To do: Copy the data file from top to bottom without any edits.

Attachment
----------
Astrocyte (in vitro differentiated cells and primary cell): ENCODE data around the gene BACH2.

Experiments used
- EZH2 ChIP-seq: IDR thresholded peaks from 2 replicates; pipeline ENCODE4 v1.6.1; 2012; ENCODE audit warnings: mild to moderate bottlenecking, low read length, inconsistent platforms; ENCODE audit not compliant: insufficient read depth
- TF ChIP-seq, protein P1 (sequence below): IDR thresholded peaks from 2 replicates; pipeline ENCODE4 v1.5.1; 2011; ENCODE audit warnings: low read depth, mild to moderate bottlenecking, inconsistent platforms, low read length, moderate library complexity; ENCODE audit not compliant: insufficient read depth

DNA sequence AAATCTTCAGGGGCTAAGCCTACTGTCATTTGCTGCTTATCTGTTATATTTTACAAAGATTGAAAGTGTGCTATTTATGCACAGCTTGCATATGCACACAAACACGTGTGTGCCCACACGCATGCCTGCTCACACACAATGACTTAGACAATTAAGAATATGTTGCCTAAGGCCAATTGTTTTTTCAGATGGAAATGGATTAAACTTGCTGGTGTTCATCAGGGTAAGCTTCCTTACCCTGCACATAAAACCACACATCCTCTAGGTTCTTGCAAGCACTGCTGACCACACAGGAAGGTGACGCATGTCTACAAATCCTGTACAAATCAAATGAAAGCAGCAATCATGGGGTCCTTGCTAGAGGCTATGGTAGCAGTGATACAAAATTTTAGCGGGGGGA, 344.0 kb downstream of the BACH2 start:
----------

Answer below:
Astrocyte (in vitro differentiated cells and primary cell): ENCODE data around the gene BACH2.

Experiments used
- EZH2 ChIP-seq: IDR thresholded peaks from 2 replicates; pipeline ENCODE4 v1.6.1; 2012; ENCODE audit warnings: mild to moderate bottlenecking, low read length, inconsistent platforms; ENCODE audit not compliant: insufficient read depth
- TF ChIP-seq, protein P1 (sequence below): IDR thresholded peaks from 2 replicates; pipeline ENCODE4 v1.5.1; 2011; ENCODE audit warnings: low read depth, mild to moderate bottlenecking, inconsistent platforms, low read length, moderate library complexity; ENCODE audit not compliant: insufficient read depth

DNA sequence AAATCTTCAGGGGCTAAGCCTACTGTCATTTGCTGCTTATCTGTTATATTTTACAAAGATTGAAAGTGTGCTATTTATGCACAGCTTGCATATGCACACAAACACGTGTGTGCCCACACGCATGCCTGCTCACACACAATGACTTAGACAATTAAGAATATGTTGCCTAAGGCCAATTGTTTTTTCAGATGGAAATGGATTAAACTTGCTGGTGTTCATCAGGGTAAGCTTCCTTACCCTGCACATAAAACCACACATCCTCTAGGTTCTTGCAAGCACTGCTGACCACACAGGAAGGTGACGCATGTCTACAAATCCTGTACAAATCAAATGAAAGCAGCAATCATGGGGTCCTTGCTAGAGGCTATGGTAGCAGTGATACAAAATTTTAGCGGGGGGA, 344.0 kb downstream of the BACH2 start: